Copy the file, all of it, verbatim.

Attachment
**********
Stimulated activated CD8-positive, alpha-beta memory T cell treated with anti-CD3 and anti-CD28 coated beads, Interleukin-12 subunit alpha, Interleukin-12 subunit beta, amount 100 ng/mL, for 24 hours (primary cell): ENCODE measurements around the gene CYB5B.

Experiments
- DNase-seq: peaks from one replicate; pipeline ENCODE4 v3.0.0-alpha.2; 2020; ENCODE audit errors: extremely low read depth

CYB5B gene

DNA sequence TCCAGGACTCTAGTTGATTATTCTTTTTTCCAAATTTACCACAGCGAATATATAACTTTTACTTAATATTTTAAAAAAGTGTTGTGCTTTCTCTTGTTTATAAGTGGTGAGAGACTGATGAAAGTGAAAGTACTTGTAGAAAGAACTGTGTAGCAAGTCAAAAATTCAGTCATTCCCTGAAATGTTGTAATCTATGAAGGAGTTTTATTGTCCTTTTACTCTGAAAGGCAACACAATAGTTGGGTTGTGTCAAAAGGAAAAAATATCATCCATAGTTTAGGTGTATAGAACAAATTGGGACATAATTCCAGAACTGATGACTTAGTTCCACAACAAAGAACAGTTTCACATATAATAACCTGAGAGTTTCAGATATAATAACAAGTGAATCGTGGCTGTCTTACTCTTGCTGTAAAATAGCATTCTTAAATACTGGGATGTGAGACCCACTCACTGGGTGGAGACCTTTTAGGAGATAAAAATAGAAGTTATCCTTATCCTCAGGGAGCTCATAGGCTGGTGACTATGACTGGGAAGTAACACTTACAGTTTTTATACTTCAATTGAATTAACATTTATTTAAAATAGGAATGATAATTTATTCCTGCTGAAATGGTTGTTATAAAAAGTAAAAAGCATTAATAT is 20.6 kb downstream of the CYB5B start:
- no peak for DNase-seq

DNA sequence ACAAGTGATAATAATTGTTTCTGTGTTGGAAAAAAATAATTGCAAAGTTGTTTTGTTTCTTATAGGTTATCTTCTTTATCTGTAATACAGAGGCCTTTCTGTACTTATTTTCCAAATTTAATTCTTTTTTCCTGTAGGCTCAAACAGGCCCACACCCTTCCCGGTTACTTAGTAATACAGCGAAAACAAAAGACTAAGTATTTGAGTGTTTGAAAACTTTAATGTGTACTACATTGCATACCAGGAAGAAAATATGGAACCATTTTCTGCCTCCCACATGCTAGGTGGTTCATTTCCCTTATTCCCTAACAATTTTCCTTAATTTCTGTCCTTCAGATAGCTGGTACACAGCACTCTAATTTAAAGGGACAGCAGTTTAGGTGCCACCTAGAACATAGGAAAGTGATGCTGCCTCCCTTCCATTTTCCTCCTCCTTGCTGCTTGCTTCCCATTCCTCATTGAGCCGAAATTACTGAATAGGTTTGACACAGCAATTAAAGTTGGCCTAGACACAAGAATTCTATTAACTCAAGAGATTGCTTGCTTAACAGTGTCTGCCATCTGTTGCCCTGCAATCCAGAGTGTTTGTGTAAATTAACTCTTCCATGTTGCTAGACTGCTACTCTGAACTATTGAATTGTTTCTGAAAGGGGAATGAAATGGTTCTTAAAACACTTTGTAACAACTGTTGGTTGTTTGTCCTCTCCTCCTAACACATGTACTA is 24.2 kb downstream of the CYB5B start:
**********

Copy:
Stimulated activated CD8-positive, alpha-beta memory T cell treated with anti-CD3 and anti-CD28 coated beads, Interleukin-12 subunit alpha, Interleukin-12 subunit beta, amount 100 ng/mL, for 24 hours (primary cell): ENCODE measurements around the gene CYB5B.

Experiments
- DNase-seq: peaks from one replicate; pipeline ENCODE4 v3.0.0-alpha.2; 2020; ENCODE audit errors: extremely low read depth

CYB5B gene

DNA sequence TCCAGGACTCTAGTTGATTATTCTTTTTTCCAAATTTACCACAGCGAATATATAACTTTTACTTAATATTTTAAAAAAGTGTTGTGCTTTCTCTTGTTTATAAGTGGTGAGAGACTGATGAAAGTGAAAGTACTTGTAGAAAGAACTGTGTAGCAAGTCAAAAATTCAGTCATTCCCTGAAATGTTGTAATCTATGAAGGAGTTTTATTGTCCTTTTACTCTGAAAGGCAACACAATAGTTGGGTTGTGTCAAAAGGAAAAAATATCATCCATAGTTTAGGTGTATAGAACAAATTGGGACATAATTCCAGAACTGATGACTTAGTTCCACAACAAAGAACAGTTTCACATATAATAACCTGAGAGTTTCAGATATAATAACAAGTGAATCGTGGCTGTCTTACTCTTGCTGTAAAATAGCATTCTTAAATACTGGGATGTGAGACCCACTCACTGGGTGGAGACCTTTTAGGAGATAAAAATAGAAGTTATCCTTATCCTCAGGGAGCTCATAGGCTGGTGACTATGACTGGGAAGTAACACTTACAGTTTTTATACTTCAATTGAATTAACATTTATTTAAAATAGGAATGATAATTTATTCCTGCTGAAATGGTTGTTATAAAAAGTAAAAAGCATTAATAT is 20.6 kb downstream of the CYB5B start:
- no peak for DNase-seq

DNA sequence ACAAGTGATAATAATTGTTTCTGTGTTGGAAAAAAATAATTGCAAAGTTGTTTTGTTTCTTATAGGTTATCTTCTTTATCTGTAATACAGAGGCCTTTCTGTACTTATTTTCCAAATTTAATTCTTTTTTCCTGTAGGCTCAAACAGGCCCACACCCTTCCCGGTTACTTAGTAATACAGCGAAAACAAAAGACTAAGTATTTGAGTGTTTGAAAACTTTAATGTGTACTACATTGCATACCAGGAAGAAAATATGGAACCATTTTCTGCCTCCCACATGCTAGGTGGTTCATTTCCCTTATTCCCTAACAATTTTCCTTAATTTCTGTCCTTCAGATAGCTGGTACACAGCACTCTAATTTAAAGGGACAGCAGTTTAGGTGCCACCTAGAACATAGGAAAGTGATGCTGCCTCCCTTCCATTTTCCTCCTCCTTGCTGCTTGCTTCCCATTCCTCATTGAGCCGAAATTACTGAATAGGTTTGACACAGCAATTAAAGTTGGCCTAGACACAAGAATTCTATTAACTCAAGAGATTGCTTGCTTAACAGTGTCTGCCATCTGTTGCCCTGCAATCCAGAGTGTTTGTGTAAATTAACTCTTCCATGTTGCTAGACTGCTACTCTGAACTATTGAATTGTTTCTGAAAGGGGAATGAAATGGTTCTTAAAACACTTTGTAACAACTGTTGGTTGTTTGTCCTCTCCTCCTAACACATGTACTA is 24.2 kb downstream of the CYB5B start: